• 24. SJ Williams Beyond Meaning Discourse and the Empirical World 65(SSK) – of the science and politics of medical regulation. Realism, in short,critical or otherwise, helps us ‘put the world back together again’, recoveringmany lost parts and processes in doing so.CONCLUDING REMARKSBy now I hope the conclusions of this paper are clear. Both the positivist andinterpretivist legacies it has been argued, evident in the sociology of healthand illness in various shapes and forms, have their limits, epitomised (albeitin extreme form) on the one hand by certain strands of inequalities researchcharacterised by the hunt for empirical regularities and a commitment to theobservable, predictable, empirical world, and on the other hand by certainultra or radicalised forms of social constructionism in the guise ofpostmodern and poststructuralist scholarship in which linguistic andepistemic fallacies abound. Realism, in this respect, does indeed appear toconstitute a viable alternative, if not a ‘Third Way’ (cf. Wainwright andForbes, 2000) which, while endorsing a ‘weak’ form of social construction-ism, allows us to ‘reclaim reality’ through principles of stratification,irreducibility and emergence, rethinking the very nature of causal explanationalong the way in the ‘open systems’ of society. It also, as we have seen,provides a ‘re-invigorated’ series of research agendas, in health and beyond,not least concerning the inequalities debate and the need to bring thebiological (body) back in new non-reductionist ways: non-reductionist, that isto say, from a social as well as a biological viewpoint (Williams et al., 2003).Even the sociology of scientific knowledge (SSK), in the ‘weak’ form of thisprogramme, is compatible with an avowedly realist approach. As such, CRmay indeed profitably serve as an ‘underlabouring’ philosophy, in health aselsewhere. This, coupled with a commitment to a range of methods, bothquantitative and qualitative (including CR ethnography), makes CR aversatile and vital position which will, one might speculate, gather forceand momentum within the sociology of health and illness in years to come.CR, to repeat, does not so much deny or do away with these otherperspectives and approaches – not even, one might add, some of theimportant insights of postmodern critiques (cf. Sayer, 2000) – as attempt toengage with yet ‘go beyond’ them, thereby moving toward a more satisfactoryapproach to the natural and social world, themselves inextricably andirreducibly bound together in relational, emergent, open terms. In truth, as I have already admitted and am more than happy to restatehere, there are doubtless many implicit (if not explicit) realists among us Social Theory & Health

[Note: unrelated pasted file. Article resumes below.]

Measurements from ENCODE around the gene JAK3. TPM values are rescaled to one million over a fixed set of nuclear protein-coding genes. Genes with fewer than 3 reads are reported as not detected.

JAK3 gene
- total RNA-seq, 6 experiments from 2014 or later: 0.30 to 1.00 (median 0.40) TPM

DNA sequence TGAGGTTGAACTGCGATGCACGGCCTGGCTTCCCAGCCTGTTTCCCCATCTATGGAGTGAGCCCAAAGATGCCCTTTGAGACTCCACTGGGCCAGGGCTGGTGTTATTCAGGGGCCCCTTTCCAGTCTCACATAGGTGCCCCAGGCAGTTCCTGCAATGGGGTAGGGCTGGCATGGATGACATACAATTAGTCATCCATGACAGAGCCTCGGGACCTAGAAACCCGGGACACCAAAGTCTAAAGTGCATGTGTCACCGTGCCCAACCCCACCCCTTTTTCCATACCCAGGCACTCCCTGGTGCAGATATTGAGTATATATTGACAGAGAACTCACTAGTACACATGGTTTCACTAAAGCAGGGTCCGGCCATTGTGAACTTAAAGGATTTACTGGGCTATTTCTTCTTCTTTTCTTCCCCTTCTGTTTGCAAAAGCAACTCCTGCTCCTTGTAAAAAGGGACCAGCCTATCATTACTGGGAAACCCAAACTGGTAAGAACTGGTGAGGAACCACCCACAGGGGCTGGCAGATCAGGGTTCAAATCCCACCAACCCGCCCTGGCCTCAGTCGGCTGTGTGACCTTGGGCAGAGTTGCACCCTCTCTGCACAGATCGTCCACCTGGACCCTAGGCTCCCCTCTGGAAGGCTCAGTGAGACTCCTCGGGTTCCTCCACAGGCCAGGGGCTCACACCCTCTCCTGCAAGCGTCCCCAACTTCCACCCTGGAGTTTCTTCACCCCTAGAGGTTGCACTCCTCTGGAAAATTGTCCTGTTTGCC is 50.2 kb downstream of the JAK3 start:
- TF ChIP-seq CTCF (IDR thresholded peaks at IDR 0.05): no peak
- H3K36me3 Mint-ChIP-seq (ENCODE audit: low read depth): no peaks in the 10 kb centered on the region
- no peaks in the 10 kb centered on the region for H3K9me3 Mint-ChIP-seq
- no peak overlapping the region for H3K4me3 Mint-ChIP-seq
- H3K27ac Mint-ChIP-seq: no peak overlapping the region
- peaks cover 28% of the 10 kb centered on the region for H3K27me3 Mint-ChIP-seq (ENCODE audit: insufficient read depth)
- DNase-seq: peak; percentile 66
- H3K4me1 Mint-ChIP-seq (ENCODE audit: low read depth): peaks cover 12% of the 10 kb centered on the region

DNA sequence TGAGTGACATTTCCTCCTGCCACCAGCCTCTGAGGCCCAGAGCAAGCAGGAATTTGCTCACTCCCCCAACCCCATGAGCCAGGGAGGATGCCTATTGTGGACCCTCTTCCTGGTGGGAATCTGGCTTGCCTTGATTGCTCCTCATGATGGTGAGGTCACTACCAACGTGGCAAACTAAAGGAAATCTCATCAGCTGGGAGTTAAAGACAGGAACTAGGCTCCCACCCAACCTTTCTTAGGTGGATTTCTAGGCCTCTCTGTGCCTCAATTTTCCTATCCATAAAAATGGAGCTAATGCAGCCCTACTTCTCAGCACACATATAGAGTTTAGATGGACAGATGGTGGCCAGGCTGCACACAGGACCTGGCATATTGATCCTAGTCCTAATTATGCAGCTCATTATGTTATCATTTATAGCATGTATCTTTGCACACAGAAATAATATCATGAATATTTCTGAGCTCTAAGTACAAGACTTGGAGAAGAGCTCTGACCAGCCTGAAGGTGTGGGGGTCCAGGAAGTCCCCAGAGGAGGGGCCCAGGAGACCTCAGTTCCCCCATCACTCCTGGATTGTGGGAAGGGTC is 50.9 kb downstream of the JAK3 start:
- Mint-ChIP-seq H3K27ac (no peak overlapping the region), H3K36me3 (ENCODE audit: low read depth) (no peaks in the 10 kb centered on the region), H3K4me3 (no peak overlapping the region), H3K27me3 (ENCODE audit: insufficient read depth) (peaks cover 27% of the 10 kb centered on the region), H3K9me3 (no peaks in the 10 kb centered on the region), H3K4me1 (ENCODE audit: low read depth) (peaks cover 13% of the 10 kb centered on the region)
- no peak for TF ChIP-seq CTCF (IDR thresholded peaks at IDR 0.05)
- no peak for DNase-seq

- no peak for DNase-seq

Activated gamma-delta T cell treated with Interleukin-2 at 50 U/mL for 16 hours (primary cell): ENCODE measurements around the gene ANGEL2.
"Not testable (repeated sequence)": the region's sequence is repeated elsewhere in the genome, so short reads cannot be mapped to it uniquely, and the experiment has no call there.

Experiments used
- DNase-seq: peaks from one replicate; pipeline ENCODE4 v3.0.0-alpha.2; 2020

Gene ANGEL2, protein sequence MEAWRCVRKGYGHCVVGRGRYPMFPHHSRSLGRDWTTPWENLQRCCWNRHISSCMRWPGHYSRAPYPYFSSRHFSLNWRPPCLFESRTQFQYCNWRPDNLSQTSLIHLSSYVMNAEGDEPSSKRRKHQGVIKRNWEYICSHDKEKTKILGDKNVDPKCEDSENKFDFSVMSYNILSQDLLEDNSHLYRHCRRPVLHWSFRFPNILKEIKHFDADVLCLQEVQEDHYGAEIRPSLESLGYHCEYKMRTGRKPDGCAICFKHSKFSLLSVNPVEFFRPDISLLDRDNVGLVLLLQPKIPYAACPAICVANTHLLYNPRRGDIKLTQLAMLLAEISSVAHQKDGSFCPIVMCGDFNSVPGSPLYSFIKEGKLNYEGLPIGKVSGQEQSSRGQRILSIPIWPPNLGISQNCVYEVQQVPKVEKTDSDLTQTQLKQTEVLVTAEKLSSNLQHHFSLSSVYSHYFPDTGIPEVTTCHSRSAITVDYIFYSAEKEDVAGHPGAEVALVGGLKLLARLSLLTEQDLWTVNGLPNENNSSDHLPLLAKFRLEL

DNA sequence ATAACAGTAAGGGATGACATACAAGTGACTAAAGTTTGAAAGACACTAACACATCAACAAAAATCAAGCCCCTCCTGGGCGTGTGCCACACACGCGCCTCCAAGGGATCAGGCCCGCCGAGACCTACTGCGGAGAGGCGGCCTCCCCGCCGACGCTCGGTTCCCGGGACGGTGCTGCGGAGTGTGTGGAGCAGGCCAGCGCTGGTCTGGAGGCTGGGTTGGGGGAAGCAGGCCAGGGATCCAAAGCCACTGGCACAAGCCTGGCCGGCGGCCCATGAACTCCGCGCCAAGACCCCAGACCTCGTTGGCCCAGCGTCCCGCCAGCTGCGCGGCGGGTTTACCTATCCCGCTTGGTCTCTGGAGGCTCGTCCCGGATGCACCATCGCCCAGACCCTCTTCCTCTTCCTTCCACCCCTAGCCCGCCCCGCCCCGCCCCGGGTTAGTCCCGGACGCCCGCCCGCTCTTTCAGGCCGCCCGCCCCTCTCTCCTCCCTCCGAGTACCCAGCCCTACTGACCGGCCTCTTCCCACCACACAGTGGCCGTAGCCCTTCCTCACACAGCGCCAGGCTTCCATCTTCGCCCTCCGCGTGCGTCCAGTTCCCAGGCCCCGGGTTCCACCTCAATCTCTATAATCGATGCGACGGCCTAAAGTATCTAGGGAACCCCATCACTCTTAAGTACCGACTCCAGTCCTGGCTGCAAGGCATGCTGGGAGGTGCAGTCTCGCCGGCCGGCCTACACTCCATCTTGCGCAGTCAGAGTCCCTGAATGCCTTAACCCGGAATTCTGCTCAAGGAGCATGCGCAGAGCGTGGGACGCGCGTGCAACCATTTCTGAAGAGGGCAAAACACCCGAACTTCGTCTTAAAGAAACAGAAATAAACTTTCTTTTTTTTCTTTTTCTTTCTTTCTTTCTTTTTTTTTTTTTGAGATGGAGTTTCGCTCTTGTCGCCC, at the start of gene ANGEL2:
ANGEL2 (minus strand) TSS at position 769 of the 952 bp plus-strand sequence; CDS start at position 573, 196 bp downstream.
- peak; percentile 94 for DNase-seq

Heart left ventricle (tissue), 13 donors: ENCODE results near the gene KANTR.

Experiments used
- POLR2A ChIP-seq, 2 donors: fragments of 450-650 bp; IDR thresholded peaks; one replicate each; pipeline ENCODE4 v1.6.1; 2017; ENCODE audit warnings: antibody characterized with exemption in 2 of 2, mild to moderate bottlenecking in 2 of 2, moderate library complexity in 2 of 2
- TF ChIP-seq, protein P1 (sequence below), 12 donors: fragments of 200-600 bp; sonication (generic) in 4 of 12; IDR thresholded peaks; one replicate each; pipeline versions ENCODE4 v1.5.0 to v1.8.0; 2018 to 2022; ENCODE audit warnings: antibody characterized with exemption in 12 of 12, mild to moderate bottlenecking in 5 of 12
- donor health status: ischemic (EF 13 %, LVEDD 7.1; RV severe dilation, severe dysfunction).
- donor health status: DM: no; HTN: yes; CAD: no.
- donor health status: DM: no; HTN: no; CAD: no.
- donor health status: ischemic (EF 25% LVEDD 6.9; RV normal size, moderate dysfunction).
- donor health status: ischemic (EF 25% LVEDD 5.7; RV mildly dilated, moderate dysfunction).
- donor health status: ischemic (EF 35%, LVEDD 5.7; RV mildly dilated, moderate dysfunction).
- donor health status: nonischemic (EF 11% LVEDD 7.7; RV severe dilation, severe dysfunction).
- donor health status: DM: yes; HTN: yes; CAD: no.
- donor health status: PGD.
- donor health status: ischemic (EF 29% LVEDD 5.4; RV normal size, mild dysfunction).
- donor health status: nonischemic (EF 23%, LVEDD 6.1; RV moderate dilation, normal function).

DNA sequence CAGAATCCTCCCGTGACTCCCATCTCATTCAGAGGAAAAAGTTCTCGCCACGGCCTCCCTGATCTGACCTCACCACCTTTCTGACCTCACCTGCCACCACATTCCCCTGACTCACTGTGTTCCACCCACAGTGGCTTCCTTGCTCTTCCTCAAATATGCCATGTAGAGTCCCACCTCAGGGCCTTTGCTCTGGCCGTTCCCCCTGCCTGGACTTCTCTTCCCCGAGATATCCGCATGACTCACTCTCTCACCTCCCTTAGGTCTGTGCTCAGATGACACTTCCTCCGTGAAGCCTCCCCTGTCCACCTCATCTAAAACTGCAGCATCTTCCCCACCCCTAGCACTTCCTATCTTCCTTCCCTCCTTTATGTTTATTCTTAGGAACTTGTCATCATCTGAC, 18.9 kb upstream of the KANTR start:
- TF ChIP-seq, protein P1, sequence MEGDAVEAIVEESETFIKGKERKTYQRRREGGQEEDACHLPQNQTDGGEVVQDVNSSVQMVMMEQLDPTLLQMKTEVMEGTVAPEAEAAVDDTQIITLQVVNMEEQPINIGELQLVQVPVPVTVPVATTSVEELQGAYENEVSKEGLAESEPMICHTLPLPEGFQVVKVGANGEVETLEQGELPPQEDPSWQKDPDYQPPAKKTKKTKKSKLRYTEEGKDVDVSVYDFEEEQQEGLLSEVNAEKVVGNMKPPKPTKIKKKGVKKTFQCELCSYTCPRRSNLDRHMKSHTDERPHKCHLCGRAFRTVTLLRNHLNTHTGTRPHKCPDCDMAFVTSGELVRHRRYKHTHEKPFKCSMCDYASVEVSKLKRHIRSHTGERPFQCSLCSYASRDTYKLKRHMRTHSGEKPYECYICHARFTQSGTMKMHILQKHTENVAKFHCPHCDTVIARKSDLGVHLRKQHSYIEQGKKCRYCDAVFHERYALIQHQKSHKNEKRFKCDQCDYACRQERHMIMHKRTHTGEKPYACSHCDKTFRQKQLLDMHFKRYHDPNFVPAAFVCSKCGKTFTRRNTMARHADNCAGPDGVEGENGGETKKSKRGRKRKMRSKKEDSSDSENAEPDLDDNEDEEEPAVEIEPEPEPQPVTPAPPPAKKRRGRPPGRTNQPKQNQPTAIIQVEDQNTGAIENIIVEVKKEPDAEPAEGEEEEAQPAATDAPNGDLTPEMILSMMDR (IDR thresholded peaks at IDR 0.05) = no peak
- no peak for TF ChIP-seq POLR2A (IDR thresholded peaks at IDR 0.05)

• 25. SJ Williams Beyond Meaning Discourse and the Empirical World66already. A more explicit set of debates of this kind, however, including acritical interrogation of the philosophical underpinnings of current researchagendas in health, is clearly needed and long overdue (cf. Wainwright andForbes, 2000). For some, no doubt, this paper will smack of preaching, with aproselytising or sermon-like tone. For others, perhaps, the somewhat arcaneand off-putting language of CR notwithstanding, it is nothing short of good,plain old-fashioned common sense: a refreshing contrast, maybe, to the frothand fizz of postmodernism that all too readily turns the world into anythingyou want it to be through a wave of the discursive magic wand. On this, ofcourse, I will have to leave readers to judge. To the extent, however, that itstimulates discussion and debate, putting the CR cat among the positivist andinterpretivist or postmodern pigeons, so to speak, it will indeed have servedits purpose. A case, perhaps, of reality fighting back or a war of the worlds,which on closer inspection turns out to be no real war at all, just a desire toput the world back together again, with critical emancipatory promise andpotential to boot.ENDNOTES 1 Bryman (2001, 1988), for example, raises a number of important points here on this latter methodological front, noting inter alia how the quantitative/qualitative divide is not in fact a hard- and-fast one. Aspects of quantitative research, he notes, may contain elements of interpretivism, while aspects of qualitative research may contain elements of the natural science model. This is a valuable point, the implications of which are not discounted in what follows. 2 One may distinguish in fact, following Bauman (1988, 1992), between a sociology of postmodernism and a postmodern sociology: the former reflecting on postmodernism as a social phenomenon, the latter converting more or less wholesale to its view of the world. 3 Sayer (2000), interestingly, also defends certain forms of essentialist thinking here. ‘Misplaced’ essentialism, he notes, is ‘a common sin’, but a ‘moderate non-deterministic’ version of essentialism ‘doesn’t have to be misplaced, and indeed is often necessary for explanation and for critical social science’. Moderate essentialists, he continues, ‘can acknowledge that some important social phenomena do have essences, without concluding that nothing has an essence’ (2000, p. 101). 4 See Franklin (2002) for a critical discussion of the various (‘unproductive’) controversies and debates that have raged between social constructionist and realist accounts of nature, biology and the environment question. 5 Here we return to the importance of recourse to the biological (qua critique of prevailing social arrangements) and the need for a moderate, non-determinist form of essentialist thinking (as in note 3). In order to be able to critique oppressive social practices, in other words, we clearly need to be able to say what it is they are ‘bad for’ or ‘oppressive of’, and how they constrain or limit ‘human flourishing’ – i.e. the need to invoke ‘common, extra-discursive capacities for human suffering’ (Sayer, 2000, p. 99). See also Nussbaum (1992), whom Sayer himself cites approvingly in this connection, and Williams (2002) and Williams et al. (2003). 6 Lawton’s (2000) work, in fact, is a prime case in point here, providing what amounts to a powerful (‘realist’?) challenge to the playful deconstructions of postmodernism through a graphicSocial Theory & Health